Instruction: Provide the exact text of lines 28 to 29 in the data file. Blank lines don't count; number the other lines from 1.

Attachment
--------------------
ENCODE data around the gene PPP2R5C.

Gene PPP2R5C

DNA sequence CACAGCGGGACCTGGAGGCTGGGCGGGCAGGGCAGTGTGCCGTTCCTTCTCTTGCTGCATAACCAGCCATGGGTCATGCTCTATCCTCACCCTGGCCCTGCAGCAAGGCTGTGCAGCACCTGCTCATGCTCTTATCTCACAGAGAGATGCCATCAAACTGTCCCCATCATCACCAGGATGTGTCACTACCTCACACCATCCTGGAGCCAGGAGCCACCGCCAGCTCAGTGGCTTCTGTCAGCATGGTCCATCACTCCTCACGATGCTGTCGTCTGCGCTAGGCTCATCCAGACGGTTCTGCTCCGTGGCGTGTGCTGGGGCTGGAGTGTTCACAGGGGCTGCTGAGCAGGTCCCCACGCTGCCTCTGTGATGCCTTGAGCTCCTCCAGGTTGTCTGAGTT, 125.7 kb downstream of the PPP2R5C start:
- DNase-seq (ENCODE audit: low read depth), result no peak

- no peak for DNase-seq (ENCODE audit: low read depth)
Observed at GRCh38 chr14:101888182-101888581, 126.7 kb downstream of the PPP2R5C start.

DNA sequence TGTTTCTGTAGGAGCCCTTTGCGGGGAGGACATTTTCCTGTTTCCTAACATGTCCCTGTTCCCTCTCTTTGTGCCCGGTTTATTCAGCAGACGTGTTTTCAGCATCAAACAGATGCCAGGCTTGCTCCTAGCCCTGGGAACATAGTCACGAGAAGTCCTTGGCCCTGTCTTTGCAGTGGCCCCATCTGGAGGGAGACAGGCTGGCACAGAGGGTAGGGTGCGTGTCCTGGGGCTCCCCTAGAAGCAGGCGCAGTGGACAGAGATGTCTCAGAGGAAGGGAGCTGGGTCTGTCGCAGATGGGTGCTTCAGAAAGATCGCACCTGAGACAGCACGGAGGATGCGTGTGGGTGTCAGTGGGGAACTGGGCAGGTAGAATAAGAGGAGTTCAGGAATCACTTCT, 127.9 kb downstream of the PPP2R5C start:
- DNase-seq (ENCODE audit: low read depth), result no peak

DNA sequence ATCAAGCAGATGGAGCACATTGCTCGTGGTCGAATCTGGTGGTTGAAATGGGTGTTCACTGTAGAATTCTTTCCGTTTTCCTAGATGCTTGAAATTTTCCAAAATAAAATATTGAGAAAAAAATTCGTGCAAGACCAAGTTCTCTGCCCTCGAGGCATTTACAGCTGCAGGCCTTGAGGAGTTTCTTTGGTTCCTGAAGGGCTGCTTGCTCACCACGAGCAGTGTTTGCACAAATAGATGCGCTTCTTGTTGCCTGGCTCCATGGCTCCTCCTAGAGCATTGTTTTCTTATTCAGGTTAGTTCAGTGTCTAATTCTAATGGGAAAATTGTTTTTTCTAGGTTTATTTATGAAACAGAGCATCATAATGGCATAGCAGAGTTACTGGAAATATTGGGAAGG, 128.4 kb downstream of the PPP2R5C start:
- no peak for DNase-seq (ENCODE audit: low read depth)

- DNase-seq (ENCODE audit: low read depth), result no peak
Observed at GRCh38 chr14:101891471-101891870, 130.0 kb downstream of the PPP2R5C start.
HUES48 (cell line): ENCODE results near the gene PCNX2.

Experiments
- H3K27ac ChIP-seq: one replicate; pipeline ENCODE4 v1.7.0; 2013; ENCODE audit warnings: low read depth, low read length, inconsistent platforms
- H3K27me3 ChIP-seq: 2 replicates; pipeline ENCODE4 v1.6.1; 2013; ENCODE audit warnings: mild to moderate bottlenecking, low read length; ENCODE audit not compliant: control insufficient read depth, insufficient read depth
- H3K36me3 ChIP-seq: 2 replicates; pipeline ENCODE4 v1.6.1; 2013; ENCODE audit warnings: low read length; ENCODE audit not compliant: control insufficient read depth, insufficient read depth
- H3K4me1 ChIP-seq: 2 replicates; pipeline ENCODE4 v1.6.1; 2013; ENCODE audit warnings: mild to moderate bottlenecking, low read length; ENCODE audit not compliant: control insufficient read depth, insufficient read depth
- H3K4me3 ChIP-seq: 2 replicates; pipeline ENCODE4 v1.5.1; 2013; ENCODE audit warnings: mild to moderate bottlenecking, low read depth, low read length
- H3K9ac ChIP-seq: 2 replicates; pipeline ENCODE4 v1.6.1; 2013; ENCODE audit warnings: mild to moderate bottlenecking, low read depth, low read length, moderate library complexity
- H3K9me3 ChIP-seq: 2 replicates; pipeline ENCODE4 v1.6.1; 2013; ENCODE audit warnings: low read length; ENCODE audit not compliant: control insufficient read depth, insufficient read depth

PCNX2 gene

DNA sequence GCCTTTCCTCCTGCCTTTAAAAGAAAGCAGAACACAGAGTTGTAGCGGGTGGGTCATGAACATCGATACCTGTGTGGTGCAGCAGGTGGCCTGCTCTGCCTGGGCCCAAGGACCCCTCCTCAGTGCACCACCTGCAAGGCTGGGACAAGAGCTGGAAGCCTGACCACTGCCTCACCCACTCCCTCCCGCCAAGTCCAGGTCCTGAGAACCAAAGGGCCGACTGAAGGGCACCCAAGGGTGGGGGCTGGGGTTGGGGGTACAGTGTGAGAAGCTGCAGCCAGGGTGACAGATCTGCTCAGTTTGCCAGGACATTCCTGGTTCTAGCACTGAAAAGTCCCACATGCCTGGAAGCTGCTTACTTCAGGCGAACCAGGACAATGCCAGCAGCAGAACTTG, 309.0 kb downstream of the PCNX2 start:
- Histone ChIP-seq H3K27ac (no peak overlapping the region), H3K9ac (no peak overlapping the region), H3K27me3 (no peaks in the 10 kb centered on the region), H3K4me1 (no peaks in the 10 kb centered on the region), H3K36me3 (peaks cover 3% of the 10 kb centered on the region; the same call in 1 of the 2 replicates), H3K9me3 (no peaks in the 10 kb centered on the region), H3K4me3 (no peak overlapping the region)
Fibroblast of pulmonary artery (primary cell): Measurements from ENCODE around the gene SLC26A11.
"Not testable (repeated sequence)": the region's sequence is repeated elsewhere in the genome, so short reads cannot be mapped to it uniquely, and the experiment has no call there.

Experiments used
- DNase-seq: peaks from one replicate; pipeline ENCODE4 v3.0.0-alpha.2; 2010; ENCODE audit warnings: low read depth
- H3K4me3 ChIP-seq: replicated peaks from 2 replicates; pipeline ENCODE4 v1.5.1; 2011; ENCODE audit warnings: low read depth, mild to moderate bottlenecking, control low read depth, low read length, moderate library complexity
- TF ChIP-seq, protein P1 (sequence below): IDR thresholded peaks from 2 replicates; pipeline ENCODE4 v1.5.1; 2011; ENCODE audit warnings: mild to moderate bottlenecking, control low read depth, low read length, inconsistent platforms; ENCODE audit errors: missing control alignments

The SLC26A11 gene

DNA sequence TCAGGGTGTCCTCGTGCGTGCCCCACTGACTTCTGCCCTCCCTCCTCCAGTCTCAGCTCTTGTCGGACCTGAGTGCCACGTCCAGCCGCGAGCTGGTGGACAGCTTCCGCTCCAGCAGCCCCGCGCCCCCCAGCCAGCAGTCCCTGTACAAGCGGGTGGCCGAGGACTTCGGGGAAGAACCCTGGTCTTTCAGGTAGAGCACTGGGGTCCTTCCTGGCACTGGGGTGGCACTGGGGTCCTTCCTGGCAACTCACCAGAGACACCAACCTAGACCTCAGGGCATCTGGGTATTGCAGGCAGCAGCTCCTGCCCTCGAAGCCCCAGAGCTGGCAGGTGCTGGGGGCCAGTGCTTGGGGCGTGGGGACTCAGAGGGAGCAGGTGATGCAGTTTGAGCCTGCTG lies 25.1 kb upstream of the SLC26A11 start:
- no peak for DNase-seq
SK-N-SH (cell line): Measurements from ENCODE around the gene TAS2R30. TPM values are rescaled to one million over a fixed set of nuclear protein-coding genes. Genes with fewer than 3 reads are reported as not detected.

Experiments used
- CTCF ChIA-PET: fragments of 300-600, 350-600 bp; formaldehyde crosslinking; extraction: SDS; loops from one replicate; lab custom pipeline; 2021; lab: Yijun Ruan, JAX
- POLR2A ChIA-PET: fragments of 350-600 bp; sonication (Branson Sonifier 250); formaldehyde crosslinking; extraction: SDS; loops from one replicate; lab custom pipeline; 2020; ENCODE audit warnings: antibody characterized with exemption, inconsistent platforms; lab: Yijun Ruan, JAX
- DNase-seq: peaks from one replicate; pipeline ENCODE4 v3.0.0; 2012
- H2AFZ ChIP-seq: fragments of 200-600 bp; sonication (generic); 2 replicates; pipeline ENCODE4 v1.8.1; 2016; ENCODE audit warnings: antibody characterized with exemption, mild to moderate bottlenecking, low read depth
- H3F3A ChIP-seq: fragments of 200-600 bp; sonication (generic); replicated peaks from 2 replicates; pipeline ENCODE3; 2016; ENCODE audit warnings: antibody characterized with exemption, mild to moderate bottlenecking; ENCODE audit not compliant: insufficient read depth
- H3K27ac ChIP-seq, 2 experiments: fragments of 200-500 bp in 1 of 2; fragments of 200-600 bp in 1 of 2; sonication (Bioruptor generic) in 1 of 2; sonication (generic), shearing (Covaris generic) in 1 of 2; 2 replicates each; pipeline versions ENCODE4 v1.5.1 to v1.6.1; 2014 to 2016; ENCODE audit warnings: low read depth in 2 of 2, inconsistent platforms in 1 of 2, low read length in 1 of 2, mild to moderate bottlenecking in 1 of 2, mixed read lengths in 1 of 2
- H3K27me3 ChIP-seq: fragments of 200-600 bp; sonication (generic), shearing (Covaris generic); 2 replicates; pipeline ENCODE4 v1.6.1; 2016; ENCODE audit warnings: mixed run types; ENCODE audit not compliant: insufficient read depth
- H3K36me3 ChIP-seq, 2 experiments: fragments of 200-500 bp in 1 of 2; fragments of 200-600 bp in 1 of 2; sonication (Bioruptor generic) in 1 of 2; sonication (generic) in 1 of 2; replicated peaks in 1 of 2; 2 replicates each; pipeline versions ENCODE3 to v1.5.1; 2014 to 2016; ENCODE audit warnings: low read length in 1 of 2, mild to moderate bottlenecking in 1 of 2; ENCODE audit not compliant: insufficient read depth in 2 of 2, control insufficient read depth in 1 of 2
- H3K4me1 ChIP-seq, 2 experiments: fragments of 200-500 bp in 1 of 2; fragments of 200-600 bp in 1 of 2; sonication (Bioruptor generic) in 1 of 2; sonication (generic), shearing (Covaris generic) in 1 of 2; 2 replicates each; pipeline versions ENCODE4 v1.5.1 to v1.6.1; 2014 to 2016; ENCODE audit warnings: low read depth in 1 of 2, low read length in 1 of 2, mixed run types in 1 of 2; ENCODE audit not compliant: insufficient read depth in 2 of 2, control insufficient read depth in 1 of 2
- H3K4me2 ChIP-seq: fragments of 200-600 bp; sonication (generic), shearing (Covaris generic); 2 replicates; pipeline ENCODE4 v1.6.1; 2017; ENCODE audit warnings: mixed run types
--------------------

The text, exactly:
- DNase-seq: peaks from one replicate; pipeline ENCODE4 v3.0.0-alpha.2; 2010; ENCODE audit warnings: low read depth
- H3K4me3 ChIP-seq: replicated peaks from 2 replicates; pipeline ENCODE4 v1.5.1; 2011; ENCODE audit warnings: low read depth, mild to moderate bottlenecking, control low read depth, low read length, moderate library complexity